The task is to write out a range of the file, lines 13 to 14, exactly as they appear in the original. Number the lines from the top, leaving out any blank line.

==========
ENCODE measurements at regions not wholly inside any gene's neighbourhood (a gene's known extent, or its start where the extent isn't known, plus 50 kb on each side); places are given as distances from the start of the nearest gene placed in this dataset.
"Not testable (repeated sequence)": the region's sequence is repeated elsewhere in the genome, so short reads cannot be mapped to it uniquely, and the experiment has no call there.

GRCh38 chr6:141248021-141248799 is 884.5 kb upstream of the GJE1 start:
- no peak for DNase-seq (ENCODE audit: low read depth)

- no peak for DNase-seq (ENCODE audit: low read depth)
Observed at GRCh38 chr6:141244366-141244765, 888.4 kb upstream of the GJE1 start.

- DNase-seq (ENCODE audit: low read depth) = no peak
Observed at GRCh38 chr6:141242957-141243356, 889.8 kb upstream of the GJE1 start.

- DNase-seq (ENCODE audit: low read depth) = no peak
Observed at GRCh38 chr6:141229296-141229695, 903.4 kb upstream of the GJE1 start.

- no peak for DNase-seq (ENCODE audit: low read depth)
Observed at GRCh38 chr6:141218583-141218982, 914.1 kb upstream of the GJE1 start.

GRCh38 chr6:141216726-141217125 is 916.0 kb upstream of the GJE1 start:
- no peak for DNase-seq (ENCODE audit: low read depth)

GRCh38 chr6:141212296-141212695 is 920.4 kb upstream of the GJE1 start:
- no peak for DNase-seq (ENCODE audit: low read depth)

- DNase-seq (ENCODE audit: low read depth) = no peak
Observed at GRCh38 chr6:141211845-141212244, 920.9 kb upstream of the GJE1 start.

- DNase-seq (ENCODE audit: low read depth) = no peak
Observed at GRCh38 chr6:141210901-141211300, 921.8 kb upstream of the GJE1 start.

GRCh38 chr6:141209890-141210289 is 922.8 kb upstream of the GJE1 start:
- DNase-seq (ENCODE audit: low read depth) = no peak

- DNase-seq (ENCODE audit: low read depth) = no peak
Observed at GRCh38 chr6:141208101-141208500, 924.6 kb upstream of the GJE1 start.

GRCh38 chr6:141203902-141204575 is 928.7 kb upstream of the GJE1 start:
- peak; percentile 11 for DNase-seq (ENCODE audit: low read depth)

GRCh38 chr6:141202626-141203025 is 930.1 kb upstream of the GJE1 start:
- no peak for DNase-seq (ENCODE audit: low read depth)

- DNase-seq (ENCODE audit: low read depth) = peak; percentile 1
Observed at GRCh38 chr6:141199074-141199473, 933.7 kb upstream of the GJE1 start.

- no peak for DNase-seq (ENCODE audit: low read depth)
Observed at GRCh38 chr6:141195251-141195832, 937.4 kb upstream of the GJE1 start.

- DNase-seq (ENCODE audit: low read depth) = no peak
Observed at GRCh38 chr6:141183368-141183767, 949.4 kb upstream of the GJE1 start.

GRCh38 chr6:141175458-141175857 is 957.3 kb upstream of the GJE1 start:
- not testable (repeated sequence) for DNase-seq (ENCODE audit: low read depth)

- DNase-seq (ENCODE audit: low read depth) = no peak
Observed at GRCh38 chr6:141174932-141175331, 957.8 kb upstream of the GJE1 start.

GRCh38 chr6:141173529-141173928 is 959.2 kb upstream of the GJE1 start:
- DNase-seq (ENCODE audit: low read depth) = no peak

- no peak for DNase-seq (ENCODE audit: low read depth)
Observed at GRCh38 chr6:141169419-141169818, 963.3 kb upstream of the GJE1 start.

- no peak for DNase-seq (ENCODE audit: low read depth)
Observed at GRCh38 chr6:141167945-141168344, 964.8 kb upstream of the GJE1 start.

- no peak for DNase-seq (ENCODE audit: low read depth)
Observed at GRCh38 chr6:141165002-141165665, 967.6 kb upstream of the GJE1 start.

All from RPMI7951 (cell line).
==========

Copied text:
GRCh38 chr6:141216726-141217125 is 916.0 kb upstream of the GJE1 start:
- no peak for DNase-seq (ENCODE audit: low read depth)